Missouri River Restoration
Today, the river remains an economic lifeline, supporting agriculture, industry and outdoor recreation. It also provides habitat for wildlife and drinking water for the communities along its banks.These uses have affected the river’s ecosystem, and the U.S. Army Corps of Engineers (USACE) has undertaken the Missouri River Recovery Program to replace lost habitat for threatened and endangered species such as the pallid sturgeon, least tern and piping plover.
USACE is working with partners that include the U.S. Fish and Wildlife Service, American Indian tribes, state agencies and other agencies and organizations, including the Fund, to restore some of the natural characteristics of the Missouri River. These efforts are designed to ensure that the Missouri can continue to support a thriving population of native wildlife while also providing for current social and economic uses.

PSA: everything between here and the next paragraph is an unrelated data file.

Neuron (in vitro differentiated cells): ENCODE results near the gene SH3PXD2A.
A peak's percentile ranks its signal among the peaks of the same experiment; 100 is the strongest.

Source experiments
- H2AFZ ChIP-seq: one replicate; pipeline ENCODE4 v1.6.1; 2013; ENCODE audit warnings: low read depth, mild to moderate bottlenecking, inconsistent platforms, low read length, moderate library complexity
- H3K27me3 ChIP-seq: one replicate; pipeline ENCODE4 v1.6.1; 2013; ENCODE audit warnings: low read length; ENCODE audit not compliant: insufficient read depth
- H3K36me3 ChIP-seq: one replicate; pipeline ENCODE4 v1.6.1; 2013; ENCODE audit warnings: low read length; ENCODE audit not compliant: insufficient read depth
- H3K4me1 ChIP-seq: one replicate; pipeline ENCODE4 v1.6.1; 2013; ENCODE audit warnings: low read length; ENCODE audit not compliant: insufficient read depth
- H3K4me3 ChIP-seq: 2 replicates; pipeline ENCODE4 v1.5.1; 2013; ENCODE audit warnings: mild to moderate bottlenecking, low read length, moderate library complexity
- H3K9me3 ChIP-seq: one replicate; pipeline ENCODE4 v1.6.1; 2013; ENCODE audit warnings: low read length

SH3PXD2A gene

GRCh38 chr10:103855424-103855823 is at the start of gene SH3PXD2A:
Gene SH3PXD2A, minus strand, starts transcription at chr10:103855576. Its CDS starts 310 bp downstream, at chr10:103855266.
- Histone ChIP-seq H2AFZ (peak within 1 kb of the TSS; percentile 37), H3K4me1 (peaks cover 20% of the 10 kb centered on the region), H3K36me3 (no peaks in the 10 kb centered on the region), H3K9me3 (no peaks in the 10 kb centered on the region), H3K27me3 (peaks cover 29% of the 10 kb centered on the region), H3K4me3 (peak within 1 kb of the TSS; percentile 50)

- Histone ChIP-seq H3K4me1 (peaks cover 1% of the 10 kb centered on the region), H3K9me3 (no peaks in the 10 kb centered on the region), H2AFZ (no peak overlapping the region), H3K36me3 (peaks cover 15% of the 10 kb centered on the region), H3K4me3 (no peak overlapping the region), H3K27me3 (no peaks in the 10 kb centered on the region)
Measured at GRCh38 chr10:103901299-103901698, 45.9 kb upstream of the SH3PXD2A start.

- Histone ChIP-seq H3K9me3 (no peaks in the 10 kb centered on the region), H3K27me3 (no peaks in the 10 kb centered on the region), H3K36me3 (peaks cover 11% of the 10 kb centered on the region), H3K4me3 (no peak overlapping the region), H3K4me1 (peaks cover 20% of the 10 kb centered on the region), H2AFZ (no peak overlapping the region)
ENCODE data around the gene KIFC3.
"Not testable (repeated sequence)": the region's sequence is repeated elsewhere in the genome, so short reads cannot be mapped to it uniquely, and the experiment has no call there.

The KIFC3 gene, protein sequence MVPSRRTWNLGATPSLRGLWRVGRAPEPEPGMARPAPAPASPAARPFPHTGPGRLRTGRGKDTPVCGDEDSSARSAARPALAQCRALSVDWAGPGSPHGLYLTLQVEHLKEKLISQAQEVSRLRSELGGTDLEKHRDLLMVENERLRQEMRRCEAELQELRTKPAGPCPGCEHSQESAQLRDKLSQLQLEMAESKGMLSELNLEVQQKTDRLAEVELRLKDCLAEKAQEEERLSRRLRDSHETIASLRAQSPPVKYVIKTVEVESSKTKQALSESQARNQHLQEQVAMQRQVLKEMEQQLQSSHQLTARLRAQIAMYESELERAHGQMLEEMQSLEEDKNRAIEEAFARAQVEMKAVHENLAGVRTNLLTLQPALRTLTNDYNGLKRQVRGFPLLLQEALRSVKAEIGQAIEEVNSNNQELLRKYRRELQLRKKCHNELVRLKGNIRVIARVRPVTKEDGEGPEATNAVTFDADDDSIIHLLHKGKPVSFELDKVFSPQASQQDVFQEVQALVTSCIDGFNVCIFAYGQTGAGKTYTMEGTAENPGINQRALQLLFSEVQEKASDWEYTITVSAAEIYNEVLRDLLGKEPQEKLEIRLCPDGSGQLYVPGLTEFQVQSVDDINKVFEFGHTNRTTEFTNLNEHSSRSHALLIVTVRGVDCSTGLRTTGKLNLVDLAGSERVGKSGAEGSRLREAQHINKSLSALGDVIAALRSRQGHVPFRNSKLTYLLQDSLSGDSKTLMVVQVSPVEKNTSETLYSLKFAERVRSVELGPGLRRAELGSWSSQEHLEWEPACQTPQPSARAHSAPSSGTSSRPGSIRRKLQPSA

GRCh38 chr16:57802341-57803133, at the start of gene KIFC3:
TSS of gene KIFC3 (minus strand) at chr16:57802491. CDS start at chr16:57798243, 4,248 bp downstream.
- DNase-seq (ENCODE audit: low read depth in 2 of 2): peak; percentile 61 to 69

Our RoleIn 2009, the Fund joined forces with USACE to protect 2,400 acres—and nearly seven miles of Missouri river frontage—in Cedar County in northern Nebraska along the state’s border with South Dakota. Consisting of riverfront land, cedar forest, grassland and cropland, the property sits between the Missouri River and a steep bluff.
The property was identified as the highest priority for the Missouri River Recovery Program. We worked with the seller to purchase the property in July of 2009 and transferred it to the Corps three months later when funding became available.
“Preservation of this property is a significant step forward for the Missouri River Recovery Program and is critical to bringing back least terns, pallid sturgeon, piping plovers and bald eagles to the area. We appreciate the commitment of conservation-minded landowners who are helping to restore the Missouri River and build a natural legacy that will benefit current and future generations.”—Clint Miller, Midwest Project Director, The Conservation Fund